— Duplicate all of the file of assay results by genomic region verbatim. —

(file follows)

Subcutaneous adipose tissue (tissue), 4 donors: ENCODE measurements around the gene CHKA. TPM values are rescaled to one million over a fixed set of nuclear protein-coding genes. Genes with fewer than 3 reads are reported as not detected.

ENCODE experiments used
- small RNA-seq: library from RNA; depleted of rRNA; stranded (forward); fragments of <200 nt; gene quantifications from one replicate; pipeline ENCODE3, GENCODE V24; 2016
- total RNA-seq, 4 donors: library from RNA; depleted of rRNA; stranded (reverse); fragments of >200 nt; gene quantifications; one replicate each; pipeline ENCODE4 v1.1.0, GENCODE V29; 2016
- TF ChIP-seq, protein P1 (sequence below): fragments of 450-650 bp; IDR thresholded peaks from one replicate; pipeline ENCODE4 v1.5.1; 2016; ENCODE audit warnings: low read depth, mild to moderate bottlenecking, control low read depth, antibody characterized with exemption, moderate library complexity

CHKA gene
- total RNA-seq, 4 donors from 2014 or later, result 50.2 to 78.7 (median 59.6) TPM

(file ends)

Subcutaneous adipose tissue (tissue), 4 donors: ENCODE measurements around the gene CHKA. TPM values are rescaled to one million over a fixed set of nuclear protein-coding genes. Genes with fewer than 3 reads are reported as not detected.

ENCODE experiments used
- small RNA-seq: library from RNA; depleted of rRNA; stranded (forward); fragments of <200 nt; gene quantifications from one replicate; pipeline ENCODE3, GENCODE V24; 2016
- total RNA-seq, 4 donors: library from RNA; depleted of rRNA; stranded (reverse); fragments of >200 nt; gene quantifications; one replicate each; pipeline ENCODE4 v1.1.0, GENCODE V29; 2016
- TF ChIP-seq, protein P1 (sequence below): fragments of 450-650 bp; IDR thresholded peaks from one replicate; pipeline ENCODE4 v1.5.1; 2016; ENCODE audit warnings: low read depth, mild to moderate bottlenecking, control low read depth, antibody characterized with exemption, moderate library complexity

CHKA gene
- total RNA-seq, 4 donors from 2014 or later, result 50.2 to 78.7 (median 59.6) TPM